A Black Hole located at the center of a dwarf galaxy 30 million light-years away has been found to help create stars instead of devouring them.
Although we do not know much about black holes, we understand that these mysterious objects are cosmic monsters with the ability to devour anything that gets near them. From planets to stars and perhaps even larger cosmic objects, Black Holes are said to not let anything escape their reach.
Recently, a study from Italy revealed that there are as many as 40 billion Black Holes in the observable universe.
Now, researchers have made another surprising discovery relating to Black Holes; they have found a particular black Hole that, instead of devouring nearby stars, actually helps create them.
The Hubble Space Telescope has observed a black hole at the heart of the Henize 2-10 dwarf galaxy that creates stars instead of gobbling them up.
According to researchers, the black hole contributes to the firestorm of new star formation taking place in the galaxy.
Henize 2-10 is 30 million light-years away in the southern constellation Pyxis.
A decade ago, this small galaxy sparked a debate among astronomers about whether dwarf galaxies harbor black holes proportional to the supermassive giants found at the hearts of larger galaxies.
Thanks to Hubble’s observations, the discovery has tiny Henize 2-10 in the pilot seat at solving a crucial cosmic mystery.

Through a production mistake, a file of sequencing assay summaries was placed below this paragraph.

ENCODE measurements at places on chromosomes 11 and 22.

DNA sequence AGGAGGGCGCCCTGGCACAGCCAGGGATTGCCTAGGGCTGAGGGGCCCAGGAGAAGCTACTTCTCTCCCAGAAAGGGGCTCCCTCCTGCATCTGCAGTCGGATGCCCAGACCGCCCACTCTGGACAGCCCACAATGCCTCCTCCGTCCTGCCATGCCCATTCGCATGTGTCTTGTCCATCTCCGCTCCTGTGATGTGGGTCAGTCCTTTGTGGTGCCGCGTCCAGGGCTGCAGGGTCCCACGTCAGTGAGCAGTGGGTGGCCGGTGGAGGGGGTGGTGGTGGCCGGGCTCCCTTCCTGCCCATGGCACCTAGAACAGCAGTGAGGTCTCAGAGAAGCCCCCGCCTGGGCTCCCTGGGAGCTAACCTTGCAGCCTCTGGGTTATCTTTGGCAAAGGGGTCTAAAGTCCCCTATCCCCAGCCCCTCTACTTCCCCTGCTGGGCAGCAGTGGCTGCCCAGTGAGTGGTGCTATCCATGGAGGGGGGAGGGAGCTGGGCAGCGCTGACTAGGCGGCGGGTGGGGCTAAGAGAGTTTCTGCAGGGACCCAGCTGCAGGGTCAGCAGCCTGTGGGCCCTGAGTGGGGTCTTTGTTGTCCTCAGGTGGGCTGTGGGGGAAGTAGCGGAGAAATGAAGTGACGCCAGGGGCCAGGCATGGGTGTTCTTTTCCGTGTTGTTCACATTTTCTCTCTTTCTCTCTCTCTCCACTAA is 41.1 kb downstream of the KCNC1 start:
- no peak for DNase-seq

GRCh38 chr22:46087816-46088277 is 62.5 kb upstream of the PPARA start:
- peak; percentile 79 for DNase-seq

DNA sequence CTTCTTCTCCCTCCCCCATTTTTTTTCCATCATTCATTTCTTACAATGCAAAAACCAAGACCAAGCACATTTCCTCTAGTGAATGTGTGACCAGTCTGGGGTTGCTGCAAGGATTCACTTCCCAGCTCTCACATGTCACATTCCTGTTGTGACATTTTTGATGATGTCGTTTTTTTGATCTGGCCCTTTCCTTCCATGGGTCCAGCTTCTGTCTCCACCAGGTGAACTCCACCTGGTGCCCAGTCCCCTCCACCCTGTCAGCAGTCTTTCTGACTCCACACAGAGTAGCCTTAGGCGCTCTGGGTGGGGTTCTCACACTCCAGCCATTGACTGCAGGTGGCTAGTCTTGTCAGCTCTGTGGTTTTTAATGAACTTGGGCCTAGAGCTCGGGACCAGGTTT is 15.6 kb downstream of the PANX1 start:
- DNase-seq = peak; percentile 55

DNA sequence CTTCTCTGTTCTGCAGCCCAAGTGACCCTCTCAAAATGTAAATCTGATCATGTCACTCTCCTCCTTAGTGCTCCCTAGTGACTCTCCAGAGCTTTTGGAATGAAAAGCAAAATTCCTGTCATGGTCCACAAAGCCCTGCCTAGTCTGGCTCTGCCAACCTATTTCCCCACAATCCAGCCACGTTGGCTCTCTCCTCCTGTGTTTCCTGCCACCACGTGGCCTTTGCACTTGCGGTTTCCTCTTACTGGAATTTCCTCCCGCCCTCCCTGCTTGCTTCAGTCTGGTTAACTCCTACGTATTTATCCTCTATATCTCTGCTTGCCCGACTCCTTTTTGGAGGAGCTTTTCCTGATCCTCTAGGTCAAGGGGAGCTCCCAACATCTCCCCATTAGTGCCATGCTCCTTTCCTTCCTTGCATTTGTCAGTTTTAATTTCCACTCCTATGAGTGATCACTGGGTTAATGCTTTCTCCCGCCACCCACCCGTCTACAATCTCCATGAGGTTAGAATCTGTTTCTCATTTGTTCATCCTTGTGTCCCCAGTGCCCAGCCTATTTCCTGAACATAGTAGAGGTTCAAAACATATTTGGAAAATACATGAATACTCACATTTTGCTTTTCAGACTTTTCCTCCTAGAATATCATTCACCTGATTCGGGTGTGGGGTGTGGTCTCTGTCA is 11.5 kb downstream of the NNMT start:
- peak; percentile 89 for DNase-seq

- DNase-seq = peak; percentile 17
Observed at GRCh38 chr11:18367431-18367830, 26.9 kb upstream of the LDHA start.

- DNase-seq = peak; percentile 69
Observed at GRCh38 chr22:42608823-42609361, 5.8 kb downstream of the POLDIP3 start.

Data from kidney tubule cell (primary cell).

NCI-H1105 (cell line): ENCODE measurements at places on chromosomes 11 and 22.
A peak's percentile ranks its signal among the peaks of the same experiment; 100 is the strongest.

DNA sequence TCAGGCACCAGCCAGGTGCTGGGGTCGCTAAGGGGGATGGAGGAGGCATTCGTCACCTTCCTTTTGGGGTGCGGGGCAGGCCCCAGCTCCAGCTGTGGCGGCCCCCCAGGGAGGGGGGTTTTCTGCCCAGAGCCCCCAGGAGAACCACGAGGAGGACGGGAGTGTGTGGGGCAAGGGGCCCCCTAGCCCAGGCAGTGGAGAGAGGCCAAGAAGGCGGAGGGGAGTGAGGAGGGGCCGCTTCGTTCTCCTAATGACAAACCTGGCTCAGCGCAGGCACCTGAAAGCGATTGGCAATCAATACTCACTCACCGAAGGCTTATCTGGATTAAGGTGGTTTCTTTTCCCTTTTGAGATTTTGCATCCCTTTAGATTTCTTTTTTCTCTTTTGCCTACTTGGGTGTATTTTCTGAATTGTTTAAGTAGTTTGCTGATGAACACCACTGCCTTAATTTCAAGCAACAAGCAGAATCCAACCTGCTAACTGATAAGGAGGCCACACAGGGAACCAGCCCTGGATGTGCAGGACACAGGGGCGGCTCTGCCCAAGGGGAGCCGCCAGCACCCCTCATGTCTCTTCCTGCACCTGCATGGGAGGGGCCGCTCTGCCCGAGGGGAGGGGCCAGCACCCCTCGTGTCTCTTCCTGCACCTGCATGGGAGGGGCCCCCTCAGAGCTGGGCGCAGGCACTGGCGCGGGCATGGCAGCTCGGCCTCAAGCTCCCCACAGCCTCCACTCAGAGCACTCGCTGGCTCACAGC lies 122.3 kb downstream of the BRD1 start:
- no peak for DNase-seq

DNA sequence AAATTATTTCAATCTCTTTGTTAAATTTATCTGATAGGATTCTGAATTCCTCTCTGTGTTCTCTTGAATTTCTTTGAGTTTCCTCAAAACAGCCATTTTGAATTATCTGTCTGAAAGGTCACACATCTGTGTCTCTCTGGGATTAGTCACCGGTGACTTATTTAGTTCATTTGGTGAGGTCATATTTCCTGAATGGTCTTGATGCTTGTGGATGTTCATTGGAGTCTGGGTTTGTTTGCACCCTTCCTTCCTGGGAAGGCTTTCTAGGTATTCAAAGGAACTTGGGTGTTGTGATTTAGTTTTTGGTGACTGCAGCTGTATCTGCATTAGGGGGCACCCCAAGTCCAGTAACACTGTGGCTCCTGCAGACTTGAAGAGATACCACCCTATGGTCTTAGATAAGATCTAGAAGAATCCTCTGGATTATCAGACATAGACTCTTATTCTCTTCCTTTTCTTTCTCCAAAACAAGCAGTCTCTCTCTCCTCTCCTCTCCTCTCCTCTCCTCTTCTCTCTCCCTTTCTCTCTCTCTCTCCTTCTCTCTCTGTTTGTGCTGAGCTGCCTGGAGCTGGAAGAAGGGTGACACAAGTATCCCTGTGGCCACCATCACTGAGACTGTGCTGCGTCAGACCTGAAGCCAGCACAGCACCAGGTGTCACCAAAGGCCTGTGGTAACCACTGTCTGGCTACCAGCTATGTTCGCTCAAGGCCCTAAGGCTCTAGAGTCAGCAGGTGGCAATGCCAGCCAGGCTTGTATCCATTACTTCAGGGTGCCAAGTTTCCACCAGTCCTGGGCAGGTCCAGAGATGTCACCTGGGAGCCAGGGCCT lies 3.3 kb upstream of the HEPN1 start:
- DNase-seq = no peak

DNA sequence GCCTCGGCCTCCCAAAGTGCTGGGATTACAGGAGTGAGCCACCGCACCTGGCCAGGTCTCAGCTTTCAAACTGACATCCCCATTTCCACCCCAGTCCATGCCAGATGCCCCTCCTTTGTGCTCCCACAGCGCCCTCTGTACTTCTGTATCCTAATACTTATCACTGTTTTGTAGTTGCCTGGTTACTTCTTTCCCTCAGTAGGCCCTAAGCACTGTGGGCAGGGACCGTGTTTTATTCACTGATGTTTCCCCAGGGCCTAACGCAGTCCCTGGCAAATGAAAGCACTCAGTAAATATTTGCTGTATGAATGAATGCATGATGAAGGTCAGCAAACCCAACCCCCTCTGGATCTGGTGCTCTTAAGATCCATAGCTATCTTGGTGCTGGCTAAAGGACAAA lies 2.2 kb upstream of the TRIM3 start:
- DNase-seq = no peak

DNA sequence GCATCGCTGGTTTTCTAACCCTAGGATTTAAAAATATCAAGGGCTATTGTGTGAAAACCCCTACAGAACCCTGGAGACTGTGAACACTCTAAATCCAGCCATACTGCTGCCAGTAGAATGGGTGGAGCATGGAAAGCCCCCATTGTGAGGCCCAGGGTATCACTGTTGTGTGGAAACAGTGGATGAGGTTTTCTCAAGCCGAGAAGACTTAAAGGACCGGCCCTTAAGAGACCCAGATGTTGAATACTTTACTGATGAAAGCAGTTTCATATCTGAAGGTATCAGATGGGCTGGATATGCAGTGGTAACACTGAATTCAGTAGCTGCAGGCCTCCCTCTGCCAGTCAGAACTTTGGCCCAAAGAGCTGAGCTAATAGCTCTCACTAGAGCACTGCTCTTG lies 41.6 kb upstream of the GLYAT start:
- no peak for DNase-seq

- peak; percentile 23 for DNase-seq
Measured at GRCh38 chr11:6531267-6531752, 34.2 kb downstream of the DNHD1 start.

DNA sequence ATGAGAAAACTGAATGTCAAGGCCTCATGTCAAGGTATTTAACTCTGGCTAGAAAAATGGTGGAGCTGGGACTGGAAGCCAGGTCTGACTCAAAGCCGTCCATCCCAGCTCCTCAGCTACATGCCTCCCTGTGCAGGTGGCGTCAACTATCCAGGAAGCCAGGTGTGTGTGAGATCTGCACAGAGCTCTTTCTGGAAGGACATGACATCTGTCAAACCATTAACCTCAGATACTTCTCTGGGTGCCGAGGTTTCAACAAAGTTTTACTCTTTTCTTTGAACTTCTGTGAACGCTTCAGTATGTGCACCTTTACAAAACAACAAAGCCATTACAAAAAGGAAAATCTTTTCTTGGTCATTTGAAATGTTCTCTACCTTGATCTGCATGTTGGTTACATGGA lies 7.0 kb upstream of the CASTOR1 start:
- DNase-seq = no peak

This dwarf galaxy contains only a tenth of the number of stars found in our Milky Way Galaxy. Therefore, it is poised to play a significant role in solving the enigma of where supermassive black holes come from in the first place, reports a recent article by NASA.
“Ten years ago, as a graduate student thinking I would spend my career on star formation, I looked at the data from Henize 2-10, and everything changed,” revealed Amy Reines, who published the first evidence for a black hole in the galaxy in 2011 and is the principal investigator on the new Hubble observations, published in the January 19 issue of Nature.
Reines had a hunch that there was something odd going on in Heinze 2-10, and the recent Hubble Observations seemed to have validated it.
“From the beginning, I knew something unusual and special was happening in Henize 2-10, and now Hubble has provided a very clear picture of the connection between the black hole and a neighboring star-forming region located 230 light-years from the black hole,” Reines added.
But what exactly is this connection that Reins speaks of?
To put it in simple terms, that link is an outflow of gas that extends across outer space like a cosmic umbilical cord connected to a region in space that births stars.
Data obtained by Hubble concerning the velocity of the outflow from the Black hole, and the age of the birthed stars indicate a relationship between the two.
What scientists observed taking place at Heinze 2-10 is also the opposite of what we see in much larger galaxies, where the material that is being sucked towards black holes is catapulted away by surrounding magnetic fields.
These rejections eventually create jets of plasma that move nearly at the speed of light.
The gas clouds caught in the plasma jets’ path are heated to extreme temperatures beyond the ability to cool down and form stars in more giant galaxies.
However, the story changes with less massive galaxies and black holes like that found in Heinze 2-10. This black hole has a much “softer” gas outflow where the material is compressed just right enough to allow the formation of new stars and at much lower temperatures.
Further reading material: NASA.
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